Unilever not “too big to pay” - Context is key when considering outstanding benefit
Large employers, previously considered too big to be outstandingly benefitted by a single patent or invention may be at risk of challenges from disgruntled employees instrumental in the development of valuable IP in a shake up of UK patent law relating to employee compensation for IP developed as part of their employment.
Section 39 of the UK Patent Act 1977 confirms that inventions made in the course of normal duties of an employee, in the course of special duties assigned to an employee where an invention may reasonably be expected to occur, or in the course of duties by an employee under a special obligation to further the interests of the undertaking, shall belong to the employer and not the employee. Meanwhile, Section 40 of the UK Patents Act 1977 provides means for employees to be awarded additional remuneration for a patent or invention which provides an “outstanding benefit” to the employer. However, when determining the extent of the benefit afforded, the Patents Act requires that the benefit is determined taking account of the “size and nature” of the employer’s undertaking. In addition, a lack of a formal definition of “outstanding benefit” has led to many employees floundering in their attempts to bring a successful case for compensation under Section 40.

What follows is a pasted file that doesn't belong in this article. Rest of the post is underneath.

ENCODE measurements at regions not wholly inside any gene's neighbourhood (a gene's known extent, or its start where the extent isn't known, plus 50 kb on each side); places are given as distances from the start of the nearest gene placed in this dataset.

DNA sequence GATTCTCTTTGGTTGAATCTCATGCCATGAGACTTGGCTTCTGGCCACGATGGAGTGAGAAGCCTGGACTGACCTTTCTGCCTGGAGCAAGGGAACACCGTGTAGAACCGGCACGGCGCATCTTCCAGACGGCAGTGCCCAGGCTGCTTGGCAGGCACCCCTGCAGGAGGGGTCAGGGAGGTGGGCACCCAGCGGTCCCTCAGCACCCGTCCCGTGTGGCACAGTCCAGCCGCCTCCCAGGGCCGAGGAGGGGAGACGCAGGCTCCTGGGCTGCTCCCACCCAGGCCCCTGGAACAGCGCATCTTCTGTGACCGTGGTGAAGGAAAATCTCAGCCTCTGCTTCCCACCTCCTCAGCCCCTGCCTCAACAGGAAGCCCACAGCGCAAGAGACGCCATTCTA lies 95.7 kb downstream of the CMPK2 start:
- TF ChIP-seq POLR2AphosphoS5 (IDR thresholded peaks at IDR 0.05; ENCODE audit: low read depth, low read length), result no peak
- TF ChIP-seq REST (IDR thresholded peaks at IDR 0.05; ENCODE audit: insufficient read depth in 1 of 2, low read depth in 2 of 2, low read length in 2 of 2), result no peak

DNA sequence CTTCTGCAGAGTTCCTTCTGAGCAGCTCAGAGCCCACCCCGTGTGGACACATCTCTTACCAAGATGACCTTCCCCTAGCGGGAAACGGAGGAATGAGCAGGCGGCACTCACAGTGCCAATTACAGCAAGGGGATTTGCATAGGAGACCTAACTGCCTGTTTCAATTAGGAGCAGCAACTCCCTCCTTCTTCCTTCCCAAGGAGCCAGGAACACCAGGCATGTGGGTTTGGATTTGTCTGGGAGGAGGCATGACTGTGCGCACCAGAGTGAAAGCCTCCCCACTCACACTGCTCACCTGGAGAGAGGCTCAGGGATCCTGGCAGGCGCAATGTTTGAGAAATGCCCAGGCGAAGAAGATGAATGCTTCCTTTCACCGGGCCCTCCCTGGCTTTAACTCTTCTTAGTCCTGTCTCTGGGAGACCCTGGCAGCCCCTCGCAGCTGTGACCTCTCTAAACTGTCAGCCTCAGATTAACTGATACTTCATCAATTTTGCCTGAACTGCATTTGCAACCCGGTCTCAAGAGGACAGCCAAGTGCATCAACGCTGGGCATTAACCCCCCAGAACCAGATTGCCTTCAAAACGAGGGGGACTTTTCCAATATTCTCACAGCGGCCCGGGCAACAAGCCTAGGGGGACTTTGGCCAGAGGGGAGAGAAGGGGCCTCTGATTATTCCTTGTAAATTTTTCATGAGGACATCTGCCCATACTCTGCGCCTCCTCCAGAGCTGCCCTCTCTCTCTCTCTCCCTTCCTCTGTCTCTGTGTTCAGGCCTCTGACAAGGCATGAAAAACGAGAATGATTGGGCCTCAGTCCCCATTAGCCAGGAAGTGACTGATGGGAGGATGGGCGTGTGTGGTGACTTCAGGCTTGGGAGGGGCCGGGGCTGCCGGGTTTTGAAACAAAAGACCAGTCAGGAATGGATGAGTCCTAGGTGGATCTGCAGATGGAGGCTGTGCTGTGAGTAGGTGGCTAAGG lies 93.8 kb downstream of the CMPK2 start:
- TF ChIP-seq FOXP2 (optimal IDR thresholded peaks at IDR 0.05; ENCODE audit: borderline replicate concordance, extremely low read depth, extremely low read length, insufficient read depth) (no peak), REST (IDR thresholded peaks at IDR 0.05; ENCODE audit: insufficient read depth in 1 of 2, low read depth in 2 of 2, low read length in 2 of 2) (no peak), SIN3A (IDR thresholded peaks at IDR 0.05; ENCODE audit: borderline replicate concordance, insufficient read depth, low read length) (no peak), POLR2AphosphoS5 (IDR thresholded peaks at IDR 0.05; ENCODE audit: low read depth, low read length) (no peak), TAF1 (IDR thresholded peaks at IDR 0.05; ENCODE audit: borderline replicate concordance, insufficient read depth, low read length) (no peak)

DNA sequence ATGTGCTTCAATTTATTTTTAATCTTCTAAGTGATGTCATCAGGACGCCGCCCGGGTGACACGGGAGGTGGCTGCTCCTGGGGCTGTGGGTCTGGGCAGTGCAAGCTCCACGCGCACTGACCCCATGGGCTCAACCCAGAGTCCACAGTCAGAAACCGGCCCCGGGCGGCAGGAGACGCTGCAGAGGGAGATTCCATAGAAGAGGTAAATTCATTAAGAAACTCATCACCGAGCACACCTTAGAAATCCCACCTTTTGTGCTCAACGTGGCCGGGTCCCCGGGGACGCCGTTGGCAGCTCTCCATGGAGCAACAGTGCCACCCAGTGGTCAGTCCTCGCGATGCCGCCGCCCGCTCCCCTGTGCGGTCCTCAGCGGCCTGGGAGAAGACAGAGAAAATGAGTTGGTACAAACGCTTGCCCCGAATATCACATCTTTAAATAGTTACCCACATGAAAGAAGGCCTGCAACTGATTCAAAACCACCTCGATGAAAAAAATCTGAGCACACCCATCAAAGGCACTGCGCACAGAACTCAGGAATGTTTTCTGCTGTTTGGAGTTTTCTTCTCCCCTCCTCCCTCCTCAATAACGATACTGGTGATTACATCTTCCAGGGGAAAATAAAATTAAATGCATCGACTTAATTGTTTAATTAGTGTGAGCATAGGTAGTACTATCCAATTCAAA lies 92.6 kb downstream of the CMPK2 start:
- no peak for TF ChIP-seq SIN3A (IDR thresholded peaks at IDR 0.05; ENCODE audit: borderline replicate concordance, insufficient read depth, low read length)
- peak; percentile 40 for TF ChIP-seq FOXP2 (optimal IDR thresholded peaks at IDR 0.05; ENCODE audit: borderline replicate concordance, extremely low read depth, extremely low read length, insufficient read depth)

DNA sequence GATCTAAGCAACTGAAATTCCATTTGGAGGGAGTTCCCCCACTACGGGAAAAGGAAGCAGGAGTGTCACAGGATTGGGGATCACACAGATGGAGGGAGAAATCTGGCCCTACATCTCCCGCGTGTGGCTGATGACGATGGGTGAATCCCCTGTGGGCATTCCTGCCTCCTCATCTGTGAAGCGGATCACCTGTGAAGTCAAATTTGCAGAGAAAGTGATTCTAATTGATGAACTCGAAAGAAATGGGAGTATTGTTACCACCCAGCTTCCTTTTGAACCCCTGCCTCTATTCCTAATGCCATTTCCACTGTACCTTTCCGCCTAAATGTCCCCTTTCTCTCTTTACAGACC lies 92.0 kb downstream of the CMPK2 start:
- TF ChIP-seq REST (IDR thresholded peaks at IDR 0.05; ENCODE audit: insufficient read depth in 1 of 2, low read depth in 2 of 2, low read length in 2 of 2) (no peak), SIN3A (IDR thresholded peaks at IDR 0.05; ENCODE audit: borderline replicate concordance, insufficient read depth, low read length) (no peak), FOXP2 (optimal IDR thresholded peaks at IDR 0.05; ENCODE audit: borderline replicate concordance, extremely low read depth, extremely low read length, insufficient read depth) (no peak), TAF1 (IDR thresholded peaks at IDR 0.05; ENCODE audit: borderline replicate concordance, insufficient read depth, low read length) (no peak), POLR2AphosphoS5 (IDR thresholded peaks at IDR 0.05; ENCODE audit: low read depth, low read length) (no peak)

One of the few successful cases was Kelly v GE Healthcare ( EWHC 181 (Pat)) where it was found that due to difficulties within the company at the time, Kelly’s patented invention was instrumental in preventing the collapse of the overall company. However, in the absence of such a clear benefit to the overall viability or financial health of the undertaking it has historically been difficult for employees to successfully claim that an individual patent or invention has provided an outstanding benefit to a large undertaking, leading to many such large and/or multinational companies being considered “too big to pay”.
Shanks v Unilever
One such large undertaking previously found to be “too big to pay” was Unilever plc. In 1982 Professor Shanks was employed by CRL, a wholly owned subsidiary of Unilever plc, in a research role. While employed, Professor Shanks conceived an invention which would later become the subject of several patents relating to a device configured to measure glucose concentrations in blood, serum or urine. Although the prototype was built at the Professor’s home using household items and equipment from his daughter’s toy microscope kit, it was accepted by both parties that the rights to the invention belonged to CRL from the outset, before being assigned to Unilever plc, who ultimately licenced the related patents to third parties for financial benefit.